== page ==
To adequately manage risk, organizations must create the proper incentives for ERM. These incentives must be institutionalized and aligned with the actual ERM practices in the organization. Organizations must also make efficient use of, and properly engage, their risk professionals across organizational activities.
Finally, both tools and information related to ERM must be improved, and made accessible through commonly used ERP systems.
The catastrophic meltdown of financial markets that began in September 2008 resulted in close scrutiny of enterprise risk management (ERM).
The authors conducted a statistical survey that examined the factors that influence ERM, the status quo of ERM, and the interactions between various types of risks. The survey results are presented here, along with a key set of managerial insights based on their observations.
Areas for improvement identified by the survey included: (1) Only 41% of respondents thought their organizations had a suitable incentive system for top management to actively engage in enterprise risk management; (2) half of the respondents believed that the knowledge infrastructure, such as appropriate expertise and risk-reporting tools, that was in effect in their organizations needed substantial improvement; (3) approximately 50% responded that risk professionals were not highly engaged in strategic risk management nor did they seem to have a major role in other risk categories (operational, financial and hazard risk); and (4) only 56% of respondents believed that their available risk management resources were being used to create optimal value for the organization.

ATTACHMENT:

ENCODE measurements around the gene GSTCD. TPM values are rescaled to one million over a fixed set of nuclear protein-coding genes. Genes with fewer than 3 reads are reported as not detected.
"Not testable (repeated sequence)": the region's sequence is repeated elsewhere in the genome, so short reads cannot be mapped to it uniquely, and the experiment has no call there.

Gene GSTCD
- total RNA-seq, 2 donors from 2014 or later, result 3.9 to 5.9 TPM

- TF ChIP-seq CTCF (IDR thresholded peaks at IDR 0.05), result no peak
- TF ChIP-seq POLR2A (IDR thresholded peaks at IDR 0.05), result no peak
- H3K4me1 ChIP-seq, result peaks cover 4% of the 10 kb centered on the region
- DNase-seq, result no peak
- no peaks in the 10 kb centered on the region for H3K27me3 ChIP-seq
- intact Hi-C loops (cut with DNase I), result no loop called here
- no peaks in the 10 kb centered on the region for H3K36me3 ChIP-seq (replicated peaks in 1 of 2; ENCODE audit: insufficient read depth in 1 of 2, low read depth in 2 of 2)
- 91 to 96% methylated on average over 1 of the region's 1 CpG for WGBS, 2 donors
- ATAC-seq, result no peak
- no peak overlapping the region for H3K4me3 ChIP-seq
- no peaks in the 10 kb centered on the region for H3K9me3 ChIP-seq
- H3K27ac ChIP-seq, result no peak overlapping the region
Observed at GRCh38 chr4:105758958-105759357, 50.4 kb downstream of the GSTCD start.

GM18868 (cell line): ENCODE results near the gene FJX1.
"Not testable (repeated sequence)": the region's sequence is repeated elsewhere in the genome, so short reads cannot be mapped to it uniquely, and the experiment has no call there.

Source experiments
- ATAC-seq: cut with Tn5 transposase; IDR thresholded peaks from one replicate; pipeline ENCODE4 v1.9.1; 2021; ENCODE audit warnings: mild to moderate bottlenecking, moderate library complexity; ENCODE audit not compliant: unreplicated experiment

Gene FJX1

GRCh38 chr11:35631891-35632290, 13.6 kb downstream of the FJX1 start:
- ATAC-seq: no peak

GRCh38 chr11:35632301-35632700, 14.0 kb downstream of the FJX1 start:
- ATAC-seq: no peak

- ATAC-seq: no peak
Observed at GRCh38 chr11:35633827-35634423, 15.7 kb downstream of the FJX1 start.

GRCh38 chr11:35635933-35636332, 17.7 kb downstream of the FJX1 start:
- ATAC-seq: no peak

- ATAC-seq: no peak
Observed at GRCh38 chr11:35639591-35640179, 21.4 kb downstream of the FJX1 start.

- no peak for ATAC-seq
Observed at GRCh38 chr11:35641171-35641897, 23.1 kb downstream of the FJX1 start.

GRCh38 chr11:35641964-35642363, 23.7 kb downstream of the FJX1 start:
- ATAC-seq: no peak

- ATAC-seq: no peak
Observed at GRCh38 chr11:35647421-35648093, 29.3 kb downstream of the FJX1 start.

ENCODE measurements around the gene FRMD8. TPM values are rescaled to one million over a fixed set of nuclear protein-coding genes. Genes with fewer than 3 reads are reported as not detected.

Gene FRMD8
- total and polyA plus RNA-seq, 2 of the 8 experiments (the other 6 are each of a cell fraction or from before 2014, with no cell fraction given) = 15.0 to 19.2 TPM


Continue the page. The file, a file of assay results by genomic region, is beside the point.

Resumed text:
Barry Mishra (firstname.lastname@example.org) and Erik Rolland (email@example.com) are professors in the Department of Accounting and Information Systems at the A. Gary Anderson Graduate School of Management, University of California–Riverside.
About the Survey
The survey, A Strategic Framework for Enterprise Risk Management & Identification, was conducted by the research faculty at the A. Gary Anderson Graduate School of Management, University of California–Riverside. It was performed as part of the Management Accounting Research Grant series sponsored by the AICPA.
Data was collected between April 2 and May 12, 2009, through an online survey instrument electronically sent to AICPA members in business, industry and government who serve in CFO or equivalent positions. The study received 227 partially or fully completed surveys. Questions addressed factors related to enterprise risk management within participants’ organizations, organizational resources and the risk types their organizations are facing.
To learn more about A Strategic Framework for Enterprise Risk Management & Identification, or to receive a copy of the survey, please contact the authors at the e-mail addresses provided above.
To comment on this article or to suggest an idea for another article, contact Matthew G. Lamoreaux, senior editor, at firstname.lastname@example.org or 919-402-4435.